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September 13, 2004

Argument from ignorance

The Killian memos are blogger crack. I keep saying "just one more hit..."

Here's Mark Kleiman's latest Killian Memos/Bush TANG Summary.

Kleiman agrees that the major typographical objections have been debunked. Then he goes on to say:

2. That the documents might be genuine doesn't show that they are genuine. So far, we don't even know that they could be genuine, in the sense that we don't know that they could have been produced on a machine that Col. Killian's staff would likely have had access to.

This is a classic argument from ignorance. Kleiman admits that we have no particular reason to suspect that the documents are fakes, but he stresses that we don't know that they're not. The take home message is that we should both suspend judgment about the authenticity of the memos and blame CBS. Usually, we assume documents are real if we have no evidence that they are forged. Ironically, the White House got its epistemology right for a change. A hypothetical motive for forgery is not usually grounds to suspect forgery in the absence of corroborating evidence.

3. CBS went with copies of copies of documents, and did so without establishing their provenance in a way that CBS is willing to share with the public. The typogaphical challenge, though it no longer seems like a lay-down, was obvious enough so that someone should have vetted the documents before publication, for example by reproducing them on contemporary equipment. Getting access to such equipment isn't trivial, but it ought to be well within the capability of CBS News. [Emphasis added.]

We still don't know how CBS vetted the documents other than that they were vetted by top questioned document examiners. We don't know what kind of tests the questioned document examiners performed. The names of the other two examiners have not been released. However, it's fair to assume that CBS was willing and able to retain some of the best in the business.

4. Going with such iffy documents seems journalistically questionable, though it's still possible that the source is solid in a way that CBS knows but promised not to tell. If I were running CBS News, I'd have some questions to ask.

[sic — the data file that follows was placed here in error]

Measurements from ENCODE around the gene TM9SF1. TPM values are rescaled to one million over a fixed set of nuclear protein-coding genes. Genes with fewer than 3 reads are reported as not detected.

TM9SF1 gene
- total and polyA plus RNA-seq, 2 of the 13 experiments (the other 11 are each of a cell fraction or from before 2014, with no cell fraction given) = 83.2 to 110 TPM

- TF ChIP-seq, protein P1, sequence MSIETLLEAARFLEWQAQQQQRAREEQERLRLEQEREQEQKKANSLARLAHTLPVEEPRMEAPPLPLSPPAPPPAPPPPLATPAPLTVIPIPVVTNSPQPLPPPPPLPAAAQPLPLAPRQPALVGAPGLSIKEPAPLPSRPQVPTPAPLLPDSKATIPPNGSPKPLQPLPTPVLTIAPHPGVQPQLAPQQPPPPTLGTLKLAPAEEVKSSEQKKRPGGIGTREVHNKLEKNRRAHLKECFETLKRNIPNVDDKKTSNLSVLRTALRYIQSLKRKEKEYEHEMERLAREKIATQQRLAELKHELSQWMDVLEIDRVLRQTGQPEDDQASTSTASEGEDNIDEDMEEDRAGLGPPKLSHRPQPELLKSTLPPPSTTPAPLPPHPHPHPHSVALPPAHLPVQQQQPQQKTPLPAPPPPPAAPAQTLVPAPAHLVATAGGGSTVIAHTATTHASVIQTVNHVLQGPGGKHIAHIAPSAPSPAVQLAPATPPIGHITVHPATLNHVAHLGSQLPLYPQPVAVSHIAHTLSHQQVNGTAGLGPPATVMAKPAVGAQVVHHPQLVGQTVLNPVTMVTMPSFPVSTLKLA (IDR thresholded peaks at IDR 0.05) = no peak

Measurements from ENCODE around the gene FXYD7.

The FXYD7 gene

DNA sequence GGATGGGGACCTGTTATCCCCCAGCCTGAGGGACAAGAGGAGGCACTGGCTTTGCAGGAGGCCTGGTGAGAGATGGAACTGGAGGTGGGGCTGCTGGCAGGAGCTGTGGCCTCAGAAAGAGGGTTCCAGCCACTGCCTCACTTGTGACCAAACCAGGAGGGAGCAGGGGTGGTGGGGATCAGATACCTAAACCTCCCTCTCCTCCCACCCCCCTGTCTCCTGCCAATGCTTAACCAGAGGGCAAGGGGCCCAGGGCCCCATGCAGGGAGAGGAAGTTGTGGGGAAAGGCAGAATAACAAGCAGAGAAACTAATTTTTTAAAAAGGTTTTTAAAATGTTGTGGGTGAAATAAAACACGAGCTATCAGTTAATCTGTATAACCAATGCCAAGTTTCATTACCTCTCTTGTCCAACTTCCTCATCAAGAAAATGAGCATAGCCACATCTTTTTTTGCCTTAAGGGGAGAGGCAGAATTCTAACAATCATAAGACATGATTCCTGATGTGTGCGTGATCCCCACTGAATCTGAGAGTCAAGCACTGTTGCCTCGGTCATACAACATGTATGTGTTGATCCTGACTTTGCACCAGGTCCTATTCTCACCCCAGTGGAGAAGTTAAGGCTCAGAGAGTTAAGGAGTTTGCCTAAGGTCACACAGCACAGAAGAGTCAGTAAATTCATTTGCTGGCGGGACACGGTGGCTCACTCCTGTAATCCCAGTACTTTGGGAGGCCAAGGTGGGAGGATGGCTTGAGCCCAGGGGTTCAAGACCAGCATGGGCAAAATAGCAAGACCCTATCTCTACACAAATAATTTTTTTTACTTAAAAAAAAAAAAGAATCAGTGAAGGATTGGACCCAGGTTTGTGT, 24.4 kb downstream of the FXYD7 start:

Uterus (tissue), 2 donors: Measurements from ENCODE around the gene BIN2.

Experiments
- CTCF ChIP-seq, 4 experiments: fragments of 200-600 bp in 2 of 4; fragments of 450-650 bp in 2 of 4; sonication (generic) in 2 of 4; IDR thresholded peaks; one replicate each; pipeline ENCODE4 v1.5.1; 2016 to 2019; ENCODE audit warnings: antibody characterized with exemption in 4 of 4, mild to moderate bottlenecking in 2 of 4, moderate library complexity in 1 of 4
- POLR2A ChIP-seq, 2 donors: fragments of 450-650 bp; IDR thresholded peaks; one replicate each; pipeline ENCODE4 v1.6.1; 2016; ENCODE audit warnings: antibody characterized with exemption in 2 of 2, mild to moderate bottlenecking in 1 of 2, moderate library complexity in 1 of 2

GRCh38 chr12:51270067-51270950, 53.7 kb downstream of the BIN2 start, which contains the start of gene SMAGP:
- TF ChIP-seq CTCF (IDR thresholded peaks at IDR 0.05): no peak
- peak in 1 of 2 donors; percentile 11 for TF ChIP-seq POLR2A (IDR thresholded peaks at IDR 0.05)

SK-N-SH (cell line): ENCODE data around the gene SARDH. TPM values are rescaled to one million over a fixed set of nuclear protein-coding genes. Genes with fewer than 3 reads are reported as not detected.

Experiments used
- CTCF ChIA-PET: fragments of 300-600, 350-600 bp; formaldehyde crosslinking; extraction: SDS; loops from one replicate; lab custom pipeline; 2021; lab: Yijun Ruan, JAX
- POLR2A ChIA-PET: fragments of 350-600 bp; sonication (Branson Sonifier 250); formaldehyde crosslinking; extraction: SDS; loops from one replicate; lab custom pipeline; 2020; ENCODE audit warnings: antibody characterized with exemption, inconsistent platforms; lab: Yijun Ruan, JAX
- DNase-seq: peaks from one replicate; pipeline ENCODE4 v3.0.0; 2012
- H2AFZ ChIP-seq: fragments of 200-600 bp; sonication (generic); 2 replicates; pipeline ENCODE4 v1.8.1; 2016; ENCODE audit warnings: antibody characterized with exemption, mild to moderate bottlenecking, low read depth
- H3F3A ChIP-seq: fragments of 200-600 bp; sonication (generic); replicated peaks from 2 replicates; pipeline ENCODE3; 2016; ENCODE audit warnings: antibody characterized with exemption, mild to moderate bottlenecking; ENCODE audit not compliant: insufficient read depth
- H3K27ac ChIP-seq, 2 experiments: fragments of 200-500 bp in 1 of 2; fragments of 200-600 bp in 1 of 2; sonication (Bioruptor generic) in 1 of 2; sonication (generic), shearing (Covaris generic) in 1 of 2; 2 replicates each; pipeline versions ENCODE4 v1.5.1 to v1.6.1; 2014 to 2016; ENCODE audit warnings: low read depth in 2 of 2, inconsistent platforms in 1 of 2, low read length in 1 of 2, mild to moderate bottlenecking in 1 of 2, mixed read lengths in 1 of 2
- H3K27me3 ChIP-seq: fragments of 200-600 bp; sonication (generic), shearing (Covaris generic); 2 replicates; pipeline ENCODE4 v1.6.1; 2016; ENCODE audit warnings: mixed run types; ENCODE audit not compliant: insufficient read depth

If we don't have any reason to believe the documents are forgeries, we've certainly got no complaint against CBS. We can't have our cake and throw it too.

Kleiman is assuming that these documents actually look iffy to trained professionals working from original sources. In effect he is giving credence to the typographical objections he just dismissed.

We can't prove a negative but we can prove that the people behind the charges are unreliable sources. A lot of their outrageous forgery claims have already been flatly refuted. Yet, the people who cried "hoax" aren't catching any flak for ineptitude or irresponsibility even after they've been repeatedly busted. No discredited accusation ever seems to come back to undermine the credibility of the hoaxmongers. They say things like "The kerning proves these memos are hoaxes," or "Times New Roman didn't even exist in the 1970's," or "There was no such thing as a superscript "th" in those days." Even when they're wrong, we keep coming back to acknowledge more of their "legitimate questions."

We do know that all outside experts went with "iffy" documents, namely .pdfs. The willingness of certain outside experts to make blanket claims about the authenticity of documents presented in a degraded medium calls into question their ethics, their motives, and their professional credentials.

Why are we bending over backwards to be charitable towards a camp that has been discredited time after time?


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